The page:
With oversized scissors and a big red ribbon, AIDS Healthcare Foundation opened its first thrift store in Atlanta on Saturday and launched a facility that also offers free HIV tests and a pharmacy.
The 6,100-square-foot Out of the Closet Thrift Store renovated a building that was once home to one of the first Harley-Davidson dealerships in the 1950s. In recent years, the building at 1858 Cheshire Bridge Road has housed an auto parts store and pawn shop.
Now, the once nondescript building is hard to miss. The exterior is bright pink with window displays that rival those of department stores. Inside is a bright facility with racks of clothes, shoes and merchandise between private testing rooms on one side and a pharmacy on the other.
Sales at the store help raise funds for the operations of AIDS Healthcare Foundation, which in June 2015 "joined forces" with AID Atlanta and now operates the HIV organization as an affiliate.
"Our new store will contribute to ending the HIV epidemic by building community, increasing access to HIV testing, linking people who are positive into healthcare, and reducing the stigma associated with HIV," Michael Kahane, AHF's Southern bureau chief, said in a prepared statement.
"Since 96 cents of every dollar raised goes toward supporting our HIV/AIDS clinics and service in Georgia and around the world that provide specialized care regardless of ability to pay, Out of the Closet will empower every member of the community to be part of the fight to overcome HIV/AIDS,” Kahane added.
The Out of the Closet opening raised concerns from some supporters of Lost N Found Youth, which cares for homeless LGBT youth in Atlanta. The new thrift store is just a few blocks from the massive LNF thrift operation that helps fund that organization’s work.
On Saturday, a handful of the Atlanta Sisters of Perpetual Indulgence – a group that helped launch Lost N Found in 2011 – distributed fliers on a sidewalk in front of the store. The document included eight criticisms explaining why the Atlanta Sisters “do not support AHF or AID Atlanta”:
• Waste non-profit money – spent on frivolous lawsuits around the adult entertainment industry regarding condom use in adult films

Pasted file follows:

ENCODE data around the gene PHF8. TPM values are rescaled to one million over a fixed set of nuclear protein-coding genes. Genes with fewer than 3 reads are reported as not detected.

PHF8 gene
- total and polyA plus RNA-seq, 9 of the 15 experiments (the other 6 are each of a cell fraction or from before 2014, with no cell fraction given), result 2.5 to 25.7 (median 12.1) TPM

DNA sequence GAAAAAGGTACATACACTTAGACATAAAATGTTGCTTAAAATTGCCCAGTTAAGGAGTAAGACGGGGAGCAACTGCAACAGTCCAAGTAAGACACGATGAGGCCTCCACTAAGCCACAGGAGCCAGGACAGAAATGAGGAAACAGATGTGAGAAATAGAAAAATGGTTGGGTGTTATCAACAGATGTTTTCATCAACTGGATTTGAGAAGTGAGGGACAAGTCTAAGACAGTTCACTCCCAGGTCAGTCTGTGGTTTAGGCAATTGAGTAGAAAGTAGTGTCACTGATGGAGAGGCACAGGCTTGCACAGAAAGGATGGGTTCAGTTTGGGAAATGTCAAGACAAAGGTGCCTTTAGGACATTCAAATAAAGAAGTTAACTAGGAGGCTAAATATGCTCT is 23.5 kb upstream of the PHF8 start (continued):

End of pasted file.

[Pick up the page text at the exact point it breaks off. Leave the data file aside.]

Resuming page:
• Litigious lawsuits in multiple states where they run health centers fighting for more unfair ways to gain federal AIDS funding
• Spent more funds on a recent lawsuit to fight for the “view” from their offices so a nearby development could not be built
• Anti-Union practices – AHF medical doctors were over worked and understaffed in 2013 so much that they felt the quality of patient care was being ignored. The workers tried to join the union, and AHF President Michael Weinstein blocked their effort by listing them as management4
• Anti-PrEP campaigns – listing prevention method Truvada as a “party drug” in a national campaign and refusing to embrace science-driven proof to the contrary
• Overbilling Federal AIDS funds in Los Angeles resulting in a loss of over $7 million of public health funds
• Creating fear based campaigns that result in further community stigma
• Added a new thrift store within a mile of an established LGBT nonprofit thrift store as competition #NOtoOutOfTheCloset
The Sisters met with Imara Canady, the regional communications director for AHF’s Southern bureau, and AID Atlanta Executive Director Nicole Roebuck.
Michael Weinstein, president of AIDS Healthcare Foundation, told Project Q Atlanta that when he selected the location he was unaware that Lost N Found operated a thrift store nearby. Out of the Closet sits near several antique stores and at least one other thrift store, which Weinstein said makes it more convenient for customers who can visit an area with several outlets to shop in.
"I don't think it will hurt. I don't see why it would hurt the other thrift store," Weinstein said.
Weinstein added that in cities, like Fort Lauderdale, where an Out of the Closet is located near another thrift store, both outlets thrive. AHF operates 22 Out of the Closet locations in California, Florida, Ohio, New York, Texas and Washington. The store on Cheshire Bridge is AHF's first in Georgia.
The proximity of Out of the Closet and LNF's thrift store may open the door to working together, conducting joint promotions and AHF donating surplus donations to Lost N Found, Weinstein said.
"We would love to do anything to contribute to Lost N Found," he said. "There needs to be a space where we can dialogue, and where we can agree to disagree without disrespecting each other. I hope that space is opened up."